"Horrible Massacre of Emigrants!!" The Mountain Meadows Massacre in Public Discourse


The Late Massacre on the Plains—Additional Particulars.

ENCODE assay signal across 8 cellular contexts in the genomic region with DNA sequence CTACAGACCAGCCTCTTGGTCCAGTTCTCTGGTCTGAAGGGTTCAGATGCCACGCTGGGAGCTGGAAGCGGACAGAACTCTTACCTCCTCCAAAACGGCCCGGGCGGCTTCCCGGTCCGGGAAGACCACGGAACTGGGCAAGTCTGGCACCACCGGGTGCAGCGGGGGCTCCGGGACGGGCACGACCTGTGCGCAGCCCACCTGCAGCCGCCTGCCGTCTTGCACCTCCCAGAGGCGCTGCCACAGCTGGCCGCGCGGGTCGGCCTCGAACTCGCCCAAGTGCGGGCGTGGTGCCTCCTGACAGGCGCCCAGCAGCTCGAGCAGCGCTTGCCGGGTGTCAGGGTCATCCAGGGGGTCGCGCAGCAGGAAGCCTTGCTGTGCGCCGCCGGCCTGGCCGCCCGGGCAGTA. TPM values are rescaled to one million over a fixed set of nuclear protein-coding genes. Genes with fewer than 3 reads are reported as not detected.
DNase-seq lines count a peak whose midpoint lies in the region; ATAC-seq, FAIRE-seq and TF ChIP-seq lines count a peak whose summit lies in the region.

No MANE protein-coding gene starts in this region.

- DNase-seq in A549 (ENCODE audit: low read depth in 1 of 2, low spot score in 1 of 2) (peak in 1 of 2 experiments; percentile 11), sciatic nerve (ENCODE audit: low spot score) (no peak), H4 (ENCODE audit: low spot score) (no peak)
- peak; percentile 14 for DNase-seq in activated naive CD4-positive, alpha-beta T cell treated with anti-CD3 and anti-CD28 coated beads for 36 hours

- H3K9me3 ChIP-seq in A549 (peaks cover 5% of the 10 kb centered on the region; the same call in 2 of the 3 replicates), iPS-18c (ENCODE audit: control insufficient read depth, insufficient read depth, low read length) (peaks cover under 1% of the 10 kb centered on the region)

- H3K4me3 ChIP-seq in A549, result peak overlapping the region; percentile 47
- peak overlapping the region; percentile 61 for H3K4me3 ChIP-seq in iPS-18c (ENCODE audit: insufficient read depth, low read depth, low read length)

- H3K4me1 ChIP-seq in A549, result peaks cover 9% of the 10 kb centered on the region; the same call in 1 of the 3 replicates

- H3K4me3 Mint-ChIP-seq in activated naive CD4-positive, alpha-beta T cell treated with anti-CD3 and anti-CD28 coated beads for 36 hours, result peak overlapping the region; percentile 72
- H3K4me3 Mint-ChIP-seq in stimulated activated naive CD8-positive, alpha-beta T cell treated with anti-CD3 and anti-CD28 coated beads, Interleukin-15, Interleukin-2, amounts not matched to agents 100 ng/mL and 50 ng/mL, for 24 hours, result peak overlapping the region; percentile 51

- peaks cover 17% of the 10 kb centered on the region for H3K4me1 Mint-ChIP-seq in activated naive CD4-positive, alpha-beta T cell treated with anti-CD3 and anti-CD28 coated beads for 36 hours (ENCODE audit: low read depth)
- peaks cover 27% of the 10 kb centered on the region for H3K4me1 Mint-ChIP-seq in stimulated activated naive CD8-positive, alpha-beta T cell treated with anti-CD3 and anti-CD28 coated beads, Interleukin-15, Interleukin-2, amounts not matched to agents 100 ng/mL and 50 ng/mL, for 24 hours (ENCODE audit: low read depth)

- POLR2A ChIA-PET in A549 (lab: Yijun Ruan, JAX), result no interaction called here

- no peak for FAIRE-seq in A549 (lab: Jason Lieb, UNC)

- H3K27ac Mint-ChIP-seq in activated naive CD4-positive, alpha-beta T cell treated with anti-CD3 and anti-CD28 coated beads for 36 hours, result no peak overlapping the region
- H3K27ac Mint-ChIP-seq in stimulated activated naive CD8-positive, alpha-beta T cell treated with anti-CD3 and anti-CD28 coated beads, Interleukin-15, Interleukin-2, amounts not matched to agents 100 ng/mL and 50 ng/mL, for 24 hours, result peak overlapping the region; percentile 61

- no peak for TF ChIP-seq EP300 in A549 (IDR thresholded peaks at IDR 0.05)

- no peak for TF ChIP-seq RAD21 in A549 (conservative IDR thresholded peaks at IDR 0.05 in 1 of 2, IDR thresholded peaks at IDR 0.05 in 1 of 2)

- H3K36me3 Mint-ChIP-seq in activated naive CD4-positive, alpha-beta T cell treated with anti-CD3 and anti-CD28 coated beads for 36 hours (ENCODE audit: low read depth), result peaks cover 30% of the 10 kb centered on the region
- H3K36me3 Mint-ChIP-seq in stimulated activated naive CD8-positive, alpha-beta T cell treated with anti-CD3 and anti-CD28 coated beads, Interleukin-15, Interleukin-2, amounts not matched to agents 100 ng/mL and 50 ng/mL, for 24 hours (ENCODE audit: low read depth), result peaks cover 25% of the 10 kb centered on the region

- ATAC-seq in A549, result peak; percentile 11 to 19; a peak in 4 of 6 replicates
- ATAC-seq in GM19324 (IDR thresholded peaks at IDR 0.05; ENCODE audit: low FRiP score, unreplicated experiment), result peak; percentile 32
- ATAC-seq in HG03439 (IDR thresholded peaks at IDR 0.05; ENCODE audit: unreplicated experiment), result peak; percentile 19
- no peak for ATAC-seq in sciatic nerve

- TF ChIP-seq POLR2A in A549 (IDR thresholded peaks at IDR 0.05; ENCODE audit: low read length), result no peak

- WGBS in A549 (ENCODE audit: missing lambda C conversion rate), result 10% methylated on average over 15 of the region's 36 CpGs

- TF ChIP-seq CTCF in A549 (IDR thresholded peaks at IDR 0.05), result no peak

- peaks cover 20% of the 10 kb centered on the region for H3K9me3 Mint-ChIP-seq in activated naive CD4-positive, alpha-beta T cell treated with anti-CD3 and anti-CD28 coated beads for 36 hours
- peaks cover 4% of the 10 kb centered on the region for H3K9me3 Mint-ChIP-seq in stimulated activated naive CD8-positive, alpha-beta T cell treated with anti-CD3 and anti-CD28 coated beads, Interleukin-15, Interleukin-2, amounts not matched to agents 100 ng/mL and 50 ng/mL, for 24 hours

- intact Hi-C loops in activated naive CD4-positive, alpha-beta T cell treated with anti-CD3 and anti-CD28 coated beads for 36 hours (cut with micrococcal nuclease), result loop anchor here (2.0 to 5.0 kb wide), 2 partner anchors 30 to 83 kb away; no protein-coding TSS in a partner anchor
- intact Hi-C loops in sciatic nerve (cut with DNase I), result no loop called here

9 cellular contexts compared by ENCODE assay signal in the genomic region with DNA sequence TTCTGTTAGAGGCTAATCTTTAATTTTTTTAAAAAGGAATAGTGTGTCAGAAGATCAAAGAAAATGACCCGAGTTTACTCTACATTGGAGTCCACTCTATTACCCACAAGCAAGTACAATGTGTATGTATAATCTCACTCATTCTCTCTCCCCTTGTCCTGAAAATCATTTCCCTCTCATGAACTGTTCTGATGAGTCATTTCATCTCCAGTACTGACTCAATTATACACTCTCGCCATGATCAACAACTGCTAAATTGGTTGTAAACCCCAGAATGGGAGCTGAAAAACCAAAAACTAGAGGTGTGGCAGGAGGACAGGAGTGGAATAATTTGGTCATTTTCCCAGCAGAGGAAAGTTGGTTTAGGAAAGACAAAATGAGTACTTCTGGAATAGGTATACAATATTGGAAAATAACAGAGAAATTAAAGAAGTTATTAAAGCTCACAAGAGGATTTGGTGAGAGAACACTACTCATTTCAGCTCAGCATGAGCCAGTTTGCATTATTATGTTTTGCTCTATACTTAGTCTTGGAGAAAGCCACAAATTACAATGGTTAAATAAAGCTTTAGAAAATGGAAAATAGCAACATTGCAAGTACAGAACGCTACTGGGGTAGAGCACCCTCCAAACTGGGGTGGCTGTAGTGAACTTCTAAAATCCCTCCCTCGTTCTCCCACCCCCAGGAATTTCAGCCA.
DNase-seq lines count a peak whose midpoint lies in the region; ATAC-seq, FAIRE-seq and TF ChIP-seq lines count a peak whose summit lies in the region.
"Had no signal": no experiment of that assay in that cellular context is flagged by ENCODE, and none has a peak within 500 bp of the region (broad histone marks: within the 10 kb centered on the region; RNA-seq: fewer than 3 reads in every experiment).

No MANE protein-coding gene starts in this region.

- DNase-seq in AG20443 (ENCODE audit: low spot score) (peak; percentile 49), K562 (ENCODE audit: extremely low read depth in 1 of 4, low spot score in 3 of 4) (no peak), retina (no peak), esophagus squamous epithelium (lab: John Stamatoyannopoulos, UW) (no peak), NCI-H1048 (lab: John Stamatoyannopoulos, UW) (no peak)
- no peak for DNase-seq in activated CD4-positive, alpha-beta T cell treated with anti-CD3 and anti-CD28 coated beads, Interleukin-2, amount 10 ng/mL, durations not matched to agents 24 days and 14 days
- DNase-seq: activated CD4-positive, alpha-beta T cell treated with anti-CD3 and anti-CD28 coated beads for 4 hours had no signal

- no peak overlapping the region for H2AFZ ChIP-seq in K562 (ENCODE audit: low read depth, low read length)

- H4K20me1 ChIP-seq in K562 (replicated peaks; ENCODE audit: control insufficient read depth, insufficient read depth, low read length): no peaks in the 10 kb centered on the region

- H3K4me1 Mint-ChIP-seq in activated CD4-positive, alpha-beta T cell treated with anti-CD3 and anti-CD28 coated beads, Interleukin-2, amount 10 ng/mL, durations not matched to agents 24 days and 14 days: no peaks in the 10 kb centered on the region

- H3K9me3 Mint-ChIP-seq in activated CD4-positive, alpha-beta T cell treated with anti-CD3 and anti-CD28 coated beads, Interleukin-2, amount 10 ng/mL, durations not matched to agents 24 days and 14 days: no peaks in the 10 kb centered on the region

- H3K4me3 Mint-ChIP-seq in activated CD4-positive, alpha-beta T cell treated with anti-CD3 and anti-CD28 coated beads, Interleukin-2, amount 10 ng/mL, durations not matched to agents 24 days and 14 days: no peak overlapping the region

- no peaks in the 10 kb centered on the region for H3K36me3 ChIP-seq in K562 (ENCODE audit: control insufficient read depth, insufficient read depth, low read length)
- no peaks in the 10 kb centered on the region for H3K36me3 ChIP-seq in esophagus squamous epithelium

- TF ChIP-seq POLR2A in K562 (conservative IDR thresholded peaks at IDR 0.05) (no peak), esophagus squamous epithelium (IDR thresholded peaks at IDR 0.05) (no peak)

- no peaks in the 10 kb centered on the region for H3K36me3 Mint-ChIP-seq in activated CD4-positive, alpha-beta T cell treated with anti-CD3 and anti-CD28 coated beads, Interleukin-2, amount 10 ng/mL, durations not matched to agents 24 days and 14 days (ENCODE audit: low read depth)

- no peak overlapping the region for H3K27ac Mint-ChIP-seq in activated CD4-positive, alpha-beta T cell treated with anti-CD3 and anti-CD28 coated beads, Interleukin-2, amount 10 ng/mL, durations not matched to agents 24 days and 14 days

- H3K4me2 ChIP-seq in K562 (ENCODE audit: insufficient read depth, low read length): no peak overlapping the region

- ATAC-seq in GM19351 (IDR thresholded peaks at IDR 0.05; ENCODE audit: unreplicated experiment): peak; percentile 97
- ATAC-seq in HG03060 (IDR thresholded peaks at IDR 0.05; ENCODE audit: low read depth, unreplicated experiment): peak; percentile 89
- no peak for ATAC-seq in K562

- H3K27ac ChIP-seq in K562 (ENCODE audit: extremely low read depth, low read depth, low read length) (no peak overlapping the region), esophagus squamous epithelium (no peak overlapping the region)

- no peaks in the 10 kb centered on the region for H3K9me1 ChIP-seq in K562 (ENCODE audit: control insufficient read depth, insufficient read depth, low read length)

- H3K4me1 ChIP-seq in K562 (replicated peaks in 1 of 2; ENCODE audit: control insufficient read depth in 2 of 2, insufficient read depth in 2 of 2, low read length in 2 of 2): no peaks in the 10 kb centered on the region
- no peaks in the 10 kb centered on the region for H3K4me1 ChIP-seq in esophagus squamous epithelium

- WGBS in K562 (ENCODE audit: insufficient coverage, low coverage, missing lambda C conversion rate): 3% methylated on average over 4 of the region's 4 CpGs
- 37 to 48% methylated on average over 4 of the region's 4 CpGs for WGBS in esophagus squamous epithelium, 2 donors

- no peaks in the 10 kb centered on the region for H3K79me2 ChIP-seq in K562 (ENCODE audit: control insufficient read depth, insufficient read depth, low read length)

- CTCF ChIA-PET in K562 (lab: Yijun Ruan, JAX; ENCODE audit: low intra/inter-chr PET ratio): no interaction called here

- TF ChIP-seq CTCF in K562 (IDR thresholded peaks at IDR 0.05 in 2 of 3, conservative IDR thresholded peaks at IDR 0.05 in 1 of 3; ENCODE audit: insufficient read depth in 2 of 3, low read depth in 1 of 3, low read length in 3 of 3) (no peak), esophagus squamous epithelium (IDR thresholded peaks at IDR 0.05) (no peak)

The most probable reason assigned for the massacre, is this: The train stopped some weeks near Salt Lake City, and the men were very free in expressing their opinion of the Mormons. Feeling perfectly secure in their arms and numbers, they are said to have been reckless, and would commit little acts of annoyance for the purpose of provoking the Saints, and seemed to set at defiance all the powers that could be brought against them. These imprudences were doubtless the cause of the whole company, with the exception of fifteen infants, being slaughtered. A portion of the property belonging to the company was in the possession of the Indians, and a Mormon elder was seen riding a horse which belonged to Silas Edwards. The Mormons were on the most friendly terms with the Indians, which goes far to implicate them in this horrid work. The massacre occurred on the 18th of September, about three hundred miles from Salt Lake, near the out-skirts of the Mormon settlements. One hundred eighteen persons in all were murdered, of whom fifty-six were men, the others were women and children. Their bodies were left unburied.